Saab and Lockheed chosen for RAN’s Hunter-class programme

26 November 2018 (Last Updated November 26th, 2018 10:29)

Saab Australia and Lockheed Martin Australia have been selected as the preferred combat system integration partners for the country’s A$35bn ($25.01bn) Hunter-class future frigate programme.

Saab Australia and Lockheed Martin Australia have been selected as the preferred combat system integration partners for the country’s A$35bn ($25.01bn) Hunter-class future frigate programme.

The two companies have been chosen by BAE Systems Australia, which is the preferred supplier of the nine anti-submarine Type 26 global combat ships for the Royal Australian Navy (RAN).

The advanced work arrangement (AWA) for the project was signed between the company and Australian Government last month.

Under the agreement, BAE is responsible for the design, integration, testing and activation of the combat system, which will be integrated throughout the entire Hunter-class fleet.

If selected, Lockheed Martin would be responsible for manufacturing and delivering the Aegis weapon system, while Saab Australia would build an advanced tactical interface.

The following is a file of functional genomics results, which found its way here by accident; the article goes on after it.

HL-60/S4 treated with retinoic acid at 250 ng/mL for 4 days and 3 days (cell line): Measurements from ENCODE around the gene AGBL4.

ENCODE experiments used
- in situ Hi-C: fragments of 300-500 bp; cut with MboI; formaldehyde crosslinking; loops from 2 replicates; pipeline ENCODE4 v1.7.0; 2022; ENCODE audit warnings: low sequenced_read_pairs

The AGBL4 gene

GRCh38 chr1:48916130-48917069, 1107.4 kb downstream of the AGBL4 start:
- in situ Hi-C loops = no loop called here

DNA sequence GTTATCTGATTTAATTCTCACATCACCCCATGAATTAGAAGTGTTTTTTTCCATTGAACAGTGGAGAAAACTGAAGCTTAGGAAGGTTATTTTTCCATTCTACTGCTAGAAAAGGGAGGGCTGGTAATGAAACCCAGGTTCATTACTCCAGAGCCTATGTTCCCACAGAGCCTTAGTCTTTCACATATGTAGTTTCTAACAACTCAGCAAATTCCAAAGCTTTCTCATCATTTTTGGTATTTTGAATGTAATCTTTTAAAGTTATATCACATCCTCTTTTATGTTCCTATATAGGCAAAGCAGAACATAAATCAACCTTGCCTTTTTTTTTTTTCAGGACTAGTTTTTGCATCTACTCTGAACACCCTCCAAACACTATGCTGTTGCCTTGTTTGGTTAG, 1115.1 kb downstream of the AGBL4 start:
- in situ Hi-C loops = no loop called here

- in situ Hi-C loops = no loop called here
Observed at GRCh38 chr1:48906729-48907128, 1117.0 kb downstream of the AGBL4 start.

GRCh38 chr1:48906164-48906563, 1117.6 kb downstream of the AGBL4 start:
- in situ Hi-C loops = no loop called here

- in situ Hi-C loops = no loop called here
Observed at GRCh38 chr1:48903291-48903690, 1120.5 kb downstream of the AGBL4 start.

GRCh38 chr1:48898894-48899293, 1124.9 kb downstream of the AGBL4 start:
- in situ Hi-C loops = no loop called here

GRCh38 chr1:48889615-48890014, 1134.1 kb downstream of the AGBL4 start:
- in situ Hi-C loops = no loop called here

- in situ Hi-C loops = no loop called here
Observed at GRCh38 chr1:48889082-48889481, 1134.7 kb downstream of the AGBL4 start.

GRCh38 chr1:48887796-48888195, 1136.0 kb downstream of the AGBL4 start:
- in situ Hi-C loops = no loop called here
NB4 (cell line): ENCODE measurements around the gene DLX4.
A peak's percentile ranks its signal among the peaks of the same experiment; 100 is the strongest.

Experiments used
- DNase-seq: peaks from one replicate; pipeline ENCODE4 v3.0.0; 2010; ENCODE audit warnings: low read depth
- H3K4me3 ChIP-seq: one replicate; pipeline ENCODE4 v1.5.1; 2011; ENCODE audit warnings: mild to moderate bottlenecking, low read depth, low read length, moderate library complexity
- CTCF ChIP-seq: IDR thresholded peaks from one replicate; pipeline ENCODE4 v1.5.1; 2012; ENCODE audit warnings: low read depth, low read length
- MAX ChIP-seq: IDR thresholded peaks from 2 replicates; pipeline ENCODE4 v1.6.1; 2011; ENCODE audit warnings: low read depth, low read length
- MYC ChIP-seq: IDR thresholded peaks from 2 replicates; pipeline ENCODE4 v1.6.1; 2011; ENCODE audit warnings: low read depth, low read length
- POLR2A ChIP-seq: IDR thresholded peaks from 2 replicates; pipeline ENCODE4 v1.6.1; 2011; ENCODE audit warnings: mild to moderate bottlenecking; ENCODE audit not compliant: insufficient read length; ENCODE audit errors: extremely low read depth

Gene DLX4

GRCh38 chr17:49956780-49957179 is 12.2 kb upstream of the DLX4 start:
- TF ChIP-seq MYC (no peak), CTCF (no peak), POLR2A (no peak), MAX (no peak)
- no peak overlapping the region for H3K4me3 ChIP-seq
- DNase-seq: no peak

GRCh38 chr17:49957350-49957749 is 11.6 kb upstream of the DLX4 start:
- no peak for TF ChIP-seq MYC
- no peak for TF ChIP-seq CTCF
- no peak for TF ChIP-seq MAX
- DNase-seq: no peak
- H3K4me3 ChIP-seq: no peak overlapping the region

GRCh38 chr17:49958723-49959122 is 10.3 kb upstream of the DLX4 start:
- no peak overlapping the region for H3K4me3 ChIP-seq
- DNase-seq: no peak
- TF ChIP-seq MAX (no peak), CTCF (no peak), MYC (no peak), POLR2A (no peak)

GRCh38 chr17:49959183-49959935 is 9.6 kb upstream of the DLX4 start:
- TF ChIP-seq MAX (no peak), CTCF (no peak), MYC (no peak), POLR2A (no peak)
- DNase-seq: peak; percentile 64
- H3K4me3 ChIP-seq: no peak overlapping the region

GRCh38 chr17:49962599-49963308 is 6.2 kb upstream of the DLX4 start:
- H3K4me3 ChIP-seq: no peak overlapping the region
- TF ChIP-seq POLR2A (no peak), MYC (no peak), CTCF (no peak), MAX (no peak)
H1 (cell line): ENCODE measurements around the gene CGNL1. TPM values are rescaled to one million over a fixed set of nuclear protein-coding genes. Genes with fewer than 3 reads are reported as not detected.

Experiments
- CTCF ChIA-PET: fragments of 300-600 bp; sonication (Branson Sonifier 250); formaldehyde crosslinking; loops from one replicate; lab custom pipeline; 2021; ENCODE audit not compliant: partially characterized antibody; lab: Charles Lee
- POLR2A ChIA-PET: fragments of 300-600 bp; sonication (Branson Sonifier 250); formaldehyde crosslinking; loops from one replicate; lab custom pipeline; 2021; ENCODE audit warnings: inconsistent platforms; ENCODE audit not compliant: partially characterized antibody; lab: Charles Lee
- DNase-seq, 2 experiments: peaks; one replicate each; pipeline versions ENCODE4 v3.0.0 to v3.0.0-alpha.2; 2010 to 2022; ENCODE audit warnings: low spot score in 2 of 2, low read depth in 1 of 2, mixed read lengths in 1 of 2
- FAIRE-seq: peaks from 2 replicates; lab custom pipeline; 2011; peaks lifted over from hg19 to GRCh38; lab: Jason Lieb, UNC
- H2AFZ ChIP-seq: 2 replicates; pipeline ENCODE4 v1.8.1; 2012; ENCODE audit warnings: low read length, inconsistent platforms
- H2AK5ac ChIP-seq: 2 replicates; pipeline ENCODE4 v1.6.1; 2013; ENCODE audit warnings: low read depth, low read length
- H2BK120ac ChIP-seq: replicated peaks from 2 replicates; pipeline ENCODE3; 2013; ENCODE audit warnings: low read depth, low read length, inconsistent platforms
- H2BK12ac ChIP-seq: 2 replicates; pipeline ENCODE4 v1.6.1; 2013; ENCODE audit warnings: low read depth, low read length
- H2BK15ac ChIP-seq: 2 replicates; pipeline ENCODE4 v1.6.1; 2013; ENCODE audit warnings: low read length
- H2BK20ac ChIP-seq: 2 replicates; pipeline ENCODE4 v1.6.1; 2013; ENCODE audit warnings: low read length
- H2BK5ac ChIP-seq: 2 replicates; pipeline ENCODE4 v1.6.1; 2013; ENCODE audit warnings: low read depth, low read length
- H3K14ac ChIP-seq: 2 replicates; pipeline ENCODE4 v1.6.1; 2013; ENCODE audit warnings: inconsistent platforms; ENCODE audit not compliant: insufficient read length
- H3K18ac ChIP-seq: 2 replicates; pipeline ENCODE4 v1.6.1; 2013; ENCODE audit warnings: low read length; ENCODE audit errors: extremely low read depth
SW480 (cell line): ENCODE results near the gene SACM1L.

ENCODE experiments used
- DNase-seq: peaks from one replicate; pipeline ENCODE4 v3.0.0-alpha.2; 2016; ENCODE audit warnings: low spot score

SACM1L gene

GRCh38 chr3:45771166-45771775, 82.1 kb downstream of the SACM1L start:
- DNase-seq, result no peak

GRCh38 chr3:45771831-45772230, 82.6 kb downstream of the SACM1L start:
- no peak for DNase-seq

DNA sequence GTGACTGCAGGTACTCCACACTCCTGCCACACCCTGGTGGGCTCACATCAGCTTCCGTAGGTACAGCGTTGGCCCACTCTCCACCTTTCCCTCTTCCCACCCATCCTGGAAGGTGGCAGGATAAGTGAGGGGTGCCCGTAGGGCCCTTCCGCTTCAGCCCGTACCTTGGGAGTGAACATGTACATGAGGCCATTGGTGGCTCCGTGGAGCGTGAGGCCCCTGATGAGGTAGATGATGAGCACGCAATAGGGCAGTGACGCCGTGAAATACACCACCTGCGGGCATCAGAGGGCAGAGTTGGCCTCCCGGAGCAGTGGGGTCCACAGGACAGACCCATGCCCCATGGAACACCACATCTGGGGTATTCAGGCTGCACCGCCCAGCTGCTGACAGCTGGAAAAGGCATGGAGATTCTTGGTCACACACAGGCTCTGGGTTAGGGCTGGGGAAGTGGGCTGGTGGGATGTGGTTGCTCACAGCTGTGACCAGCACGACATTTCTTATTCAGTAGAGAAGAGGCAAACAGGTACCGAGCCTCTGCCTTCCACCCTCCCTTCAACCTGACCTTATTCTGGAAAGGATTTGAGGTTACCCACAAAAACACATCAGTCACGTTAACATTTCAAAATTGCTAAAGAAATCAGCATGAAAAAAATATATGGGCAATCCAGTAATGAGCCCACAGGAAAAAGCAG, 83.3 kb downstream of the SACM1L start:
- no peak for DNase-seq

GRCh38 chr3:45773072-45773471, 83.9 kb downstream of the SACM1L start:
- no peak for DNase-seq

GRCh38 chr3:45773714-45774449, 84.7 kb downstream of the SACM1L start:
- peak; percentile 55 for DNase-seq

“The Hunter-class will give the men and women who operate these ships the capability to protect the nation against airborne, surface and undersea threats.”

The selection will help generate and sustain 100 highly skilled combat systems engineering jobs, which is expected to increase to more than 200 as the Hunter-class vessels enter their production phase.

BAE Systems Australia Hunter-class frigate programme managing director Nigel Stewart said: “As the preferred supplier for the Hunter-class frigates, we are building a world-class platform and combat systems engineering team and I am proud to include Lockheed Martin Australia and Saab Australia.

“The Hunter-class combat system is a vital piece of the frigate’s infrastructure, which will give the men and women who operate these ships the capability to protect the nation against airborne, surface and undersea threats.

“We can be proud that this capability is being created in Australia and that the Hunter-class programme will sustain the existing skills and experience of the engineers already delivering capability to the navy.”

Saab noted that a contract has not yet been signed between the companies for the future frigate development project, which has been designed to replace the RAN’s existing fleet of eight Anzac-class vessels.

Expected to employ approximately 4,000 workers, construction on the frigates is due to begin in 2020 at Osborne Shipyard in Adelaide.